Botanix News Hub
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Botanix welcomes, wholeheartedly, today’s news from MTPConnect announcing the formation of an Australian-first network to address the impact of antimicrobial resistance (AMR) on human health.
The Australian Antimicrobial Resistance network – AAMRNet – was launched in response to urgent recommendations in a new report by MTPConnect, ‘Fighting Superbugs: A Report on the Inaugural Meeting of Australia’s Antimicrobial Resistance Stakeholders’.
Professor Geoffrey Coombs, member of the AAMRNet Steering Committee and President of the Australian Society for Antimicrobials, is involved in our BTX 1801 clinical study in Perth. We are fortunate to be collaborating with leaders in this sector to examine the full potential of our platform AMR product.
Addressing the impact of AMR is a foremost priority for our business. We look forward to supporting this network and contributing valuable clinical data to our combined efforts to address what is one of the most significant, pressing threats to global health.
Read more from MTPConnect here.
The emergence of antimicrobial resistance (AMR), including drug-resistant bacteria, or “superbugs”, pose far greater risks to human health than Covid-19, threatening to put modern medicine “back into the dark ages”, an Australian scientist has warned, ahead of a three-year study into drug-resistant bacteria in Fiji.
“If you thought Covid was bad, you don’t want anti-microbial resistance,” Dr Paul De Barro, biosecurity research director at Australia’s national science agency, the CSIRO, told The Guardian.
Read the full article on The Guardian here.
Experts have warned that the COVID-19 pandemic might just be one in a series of increasingly frequent viral outbreaks, as the human species enters what they describe as “a pandemic era”.
Anthony Fauci, leading US immunologist and director of the National Institute of Allergy and Infectious Diseases (NIAID), and David Morens, a medical epidemiologist at NIAID, predict that widespread outbreaks of diseases and epidemics will only accelerate over the coming years as populations grow, societies expand and deforestation increases.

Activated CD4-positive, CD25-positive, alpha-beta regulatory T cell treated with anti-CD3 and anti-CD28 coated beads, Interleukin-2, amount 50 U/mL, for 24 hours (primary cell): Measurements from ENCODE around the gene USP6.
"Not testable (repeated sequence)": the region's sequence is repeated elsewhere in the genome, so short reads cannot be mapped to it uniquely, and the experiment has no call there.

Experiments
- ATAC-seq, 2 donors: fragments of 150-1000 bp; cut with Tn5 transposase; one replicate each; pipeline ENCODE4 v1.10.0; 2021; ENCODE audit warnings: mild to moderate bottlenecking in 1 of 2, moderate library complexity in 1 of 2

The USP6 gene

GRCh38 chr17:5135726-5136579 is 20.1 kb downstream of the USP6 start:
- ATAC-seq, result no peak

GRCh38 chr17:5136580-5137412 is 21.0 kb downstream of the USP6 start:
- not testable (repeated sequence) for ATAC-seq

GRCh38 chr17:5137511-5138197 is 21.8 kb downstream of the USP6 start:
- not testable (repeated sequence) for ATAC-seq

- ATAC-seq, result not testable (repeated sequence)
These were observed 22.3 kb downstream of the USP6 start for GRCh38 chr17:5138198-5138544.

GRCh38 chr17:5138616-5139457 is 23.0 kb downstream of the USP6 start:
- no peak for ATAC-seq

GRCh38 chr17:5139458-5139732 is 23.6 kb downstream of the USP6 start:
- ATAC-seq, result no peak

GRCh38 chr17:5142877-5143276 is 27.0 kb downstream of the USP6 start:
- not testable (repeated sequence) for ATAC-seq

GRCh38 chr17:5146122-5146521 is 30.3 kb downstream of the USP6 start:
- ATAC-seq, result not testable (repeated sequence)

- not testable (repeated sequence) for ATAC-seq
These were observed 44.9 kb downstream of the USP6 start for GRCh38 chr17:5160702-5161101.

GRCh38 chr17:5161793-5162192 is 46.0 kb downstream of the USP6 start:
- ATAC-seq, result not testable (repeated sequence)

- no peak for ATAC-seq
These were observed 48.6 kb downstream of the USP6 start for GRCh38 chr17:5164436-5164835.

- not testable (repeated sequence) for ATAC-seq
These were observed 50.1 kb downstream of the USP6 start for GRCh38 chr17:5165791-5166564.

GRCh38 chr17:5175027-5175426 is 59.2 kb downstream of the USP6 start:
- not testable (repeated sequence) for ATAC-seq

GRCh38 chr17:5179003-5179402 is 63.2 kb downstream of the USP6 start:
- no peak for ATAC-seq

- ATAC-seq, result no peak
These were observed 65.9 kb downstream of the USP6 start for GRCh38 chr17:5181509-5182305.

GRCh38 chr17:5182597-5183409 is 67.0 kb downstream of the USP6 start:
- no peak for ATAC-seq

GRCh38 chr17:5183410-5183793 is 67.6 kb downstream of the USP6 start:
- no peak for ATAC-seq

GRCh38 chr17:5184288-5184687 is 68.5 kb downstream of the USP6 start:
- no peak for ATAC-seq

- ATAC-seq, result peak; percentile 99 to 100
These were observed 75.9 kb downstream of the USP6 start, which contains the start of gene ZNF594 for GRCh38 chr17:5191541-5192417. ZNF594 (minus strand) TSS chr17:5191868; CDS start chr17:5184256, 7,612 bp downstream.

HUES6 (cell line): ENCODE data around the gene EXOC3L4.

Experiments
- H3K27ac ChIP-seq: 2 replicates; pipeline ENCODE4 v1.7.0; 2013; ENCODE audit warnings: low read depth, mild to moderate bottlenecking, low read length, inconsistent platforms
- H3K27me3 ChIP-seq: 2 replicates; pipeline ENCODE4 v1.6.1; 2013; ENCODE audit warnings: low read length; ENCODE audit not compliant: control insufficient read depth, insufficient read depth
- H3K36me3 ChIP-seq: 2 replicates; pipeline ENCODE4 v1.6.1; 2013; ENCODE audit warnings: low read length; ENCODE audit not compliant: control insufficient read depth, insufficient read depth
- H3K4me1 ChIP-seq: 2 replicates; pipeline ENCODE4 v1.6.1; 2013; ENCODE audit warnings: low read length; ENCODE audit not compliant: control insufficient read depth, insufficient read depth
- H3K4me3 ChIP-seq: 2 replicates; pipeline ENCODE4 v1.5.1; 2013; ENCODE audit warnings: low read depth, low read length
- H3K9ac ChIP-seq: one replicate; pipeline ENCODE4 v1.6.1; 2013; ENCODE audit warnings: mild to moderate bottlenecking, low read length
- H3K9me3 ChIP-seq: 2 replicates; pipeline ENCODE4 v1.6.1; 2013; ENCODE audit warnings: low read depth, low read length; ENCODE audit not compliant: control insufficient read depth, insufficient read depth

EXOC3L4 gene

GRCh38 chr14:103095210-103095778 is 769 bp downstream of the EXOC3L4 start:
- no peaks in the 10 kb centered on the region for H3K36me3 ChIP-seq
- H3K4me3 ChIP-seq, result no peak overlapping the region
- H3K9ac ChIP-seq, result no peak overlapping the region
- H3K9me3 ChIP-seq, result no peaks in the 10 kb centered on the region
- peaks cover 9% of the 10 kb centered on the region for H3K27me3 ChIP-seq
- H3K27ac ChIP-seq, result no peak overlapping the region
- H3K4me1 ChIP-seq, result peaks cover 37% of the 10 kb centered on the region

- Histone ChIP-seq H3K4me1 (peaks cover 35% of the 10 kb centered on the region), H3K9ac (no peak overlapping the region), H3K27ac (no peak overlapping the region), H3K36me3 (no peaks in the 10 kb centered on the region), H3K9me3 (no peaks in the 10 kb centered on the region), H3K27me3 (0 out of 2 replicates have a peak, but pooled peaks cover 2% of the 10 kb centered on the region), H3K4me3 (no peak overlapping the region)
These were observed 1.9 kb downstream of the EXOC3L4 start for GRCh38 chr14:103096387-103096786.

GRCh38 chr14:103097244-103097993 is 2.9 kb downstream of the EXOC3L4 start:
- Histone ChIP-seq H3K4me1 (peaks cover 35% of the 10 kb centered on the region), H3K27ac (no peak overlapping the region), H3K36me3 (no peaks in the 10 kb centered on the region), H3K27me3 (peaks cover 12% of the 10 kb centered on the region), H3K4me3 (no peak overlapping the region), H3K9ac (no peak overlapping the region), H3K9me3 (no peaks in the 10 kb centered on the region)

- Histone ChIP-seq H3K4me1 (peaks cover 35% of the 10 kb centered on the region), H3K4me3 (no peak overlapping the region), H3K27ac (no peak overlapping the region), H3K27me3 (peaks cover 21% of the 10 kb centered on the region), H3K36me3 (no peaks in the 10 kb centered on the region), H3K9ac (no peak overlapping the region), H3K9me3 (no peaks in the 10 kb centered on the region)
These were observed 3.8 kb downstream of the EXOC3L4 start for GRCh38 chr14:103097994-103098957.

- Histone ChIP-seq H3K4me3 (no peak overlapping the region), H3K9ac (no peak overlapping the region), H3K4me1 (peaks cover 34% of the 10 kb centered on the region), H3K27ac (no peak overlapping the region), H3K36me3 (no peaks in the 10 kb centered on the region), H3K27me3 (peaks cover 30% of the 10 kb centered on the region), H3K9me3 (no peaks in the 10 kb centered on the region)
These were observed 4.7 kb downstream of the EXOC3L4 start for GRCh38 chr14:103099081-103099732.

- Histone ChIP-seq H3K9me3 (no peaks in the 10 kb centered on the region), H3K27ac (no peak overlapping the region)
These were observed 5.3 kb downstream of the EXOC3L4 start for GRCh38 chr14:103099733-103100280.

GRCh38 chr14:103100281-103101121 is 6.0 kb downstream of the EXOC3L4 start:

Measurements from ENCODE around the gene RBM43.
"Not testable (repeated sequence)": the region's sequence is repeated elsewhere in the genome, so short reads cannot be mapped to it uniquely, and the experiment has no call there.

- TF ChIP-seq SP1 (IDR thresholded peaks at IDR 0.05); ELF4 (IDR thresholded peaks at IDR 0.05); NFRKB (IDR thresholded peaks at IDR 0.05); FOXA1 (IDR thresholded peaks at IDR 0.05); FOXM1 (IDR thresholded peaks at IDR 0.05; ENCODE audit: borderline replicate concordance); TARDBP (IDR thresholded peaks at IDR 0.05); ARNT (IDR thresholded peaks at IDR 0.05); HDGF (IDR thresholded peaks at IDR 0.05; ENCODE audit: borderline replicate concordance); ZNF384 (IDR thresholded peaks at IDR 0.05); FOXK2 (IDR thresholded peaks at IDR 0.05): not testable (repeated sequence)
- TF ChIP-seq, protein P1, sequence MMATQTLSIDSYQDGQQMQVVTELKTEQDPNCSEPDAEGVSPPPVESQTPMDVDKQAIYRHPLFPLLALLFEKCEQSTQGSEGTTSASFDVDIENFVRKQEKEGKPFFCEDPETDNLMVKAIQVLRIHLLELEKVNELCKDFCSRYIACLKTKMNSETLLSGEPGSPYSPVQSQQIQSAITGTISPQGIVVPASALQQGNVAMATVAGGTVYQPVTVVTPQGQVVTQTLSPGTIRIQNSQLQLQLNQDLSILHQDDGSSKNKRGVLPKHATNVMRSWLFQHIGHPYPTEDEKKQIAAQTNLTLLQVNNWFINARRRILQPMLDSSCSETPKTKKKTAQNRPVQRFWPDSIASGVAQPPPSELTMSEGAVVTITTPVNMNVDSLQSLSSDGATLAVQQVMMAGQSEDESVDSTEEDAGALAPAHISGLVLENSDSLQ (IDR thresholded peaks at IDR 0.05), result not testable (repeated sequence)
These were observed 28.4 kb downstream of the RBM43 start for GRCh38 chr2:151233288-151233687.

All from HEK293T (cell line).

Read the full article on Vice here.
‘After colonising the skin explants with methicillin-resistant staphylococcus aureus (MRSA), the “Human Skin Study” found that BTX 1801 successfully eliminated the so-called superbug within 24 hours.’
Read the full article on Stockhead here.
Cannabinoid skincare company Botanix (BOT) has proven its BTX 1801 compound’s ability to treat and prevent surgical site infections (SSIs).
‘The company has released encouraging results from a study testing the formulation’s ability to eliminate methicillin-resistant Staphylococcus aureus — known as MRSA or Golden Staph — from infected human skin explants.
Read the full article on The Market Herald here.
Botanix Pharmaceuticals (ASX:BOT) has today shared a market update and new data pertaining to the BTX 1801 antimicrobial program, which is currently being studied as part of a Phase 2a clinical trial in Perth.
The new data demonstrates BTX 1801 eliminates methicillin-resistant Staphylococcus aureus (‘MRSA’ or ‘Golden Staph’) from human skin explants infected with MRSA. It also confirms synthetic CBD’s novel mechanism of action, where treatment with CBD rapidly disrupts the bacteria’s membrane resulting in cell death.
The latest news was captured as part of a presentation shared by Botanix President and Executive Chairman, Vince Ippolito, for the ASX Small and Mid-Cap Conference today – which features a close-up look at the mechanism of action.
View the ASX Small & Mid-Cap Conference presentation:
The Botanix team is extremely encouraged by this new data and remains confident that BTX 1801 will be a valuable treatment option for the prevention of post-surgical infections, which are often serious and can be life-threatening. Addressing antimicrobial resistance (AMR) remains a foremost priority for the Company, alongside the largest health agencies in the world.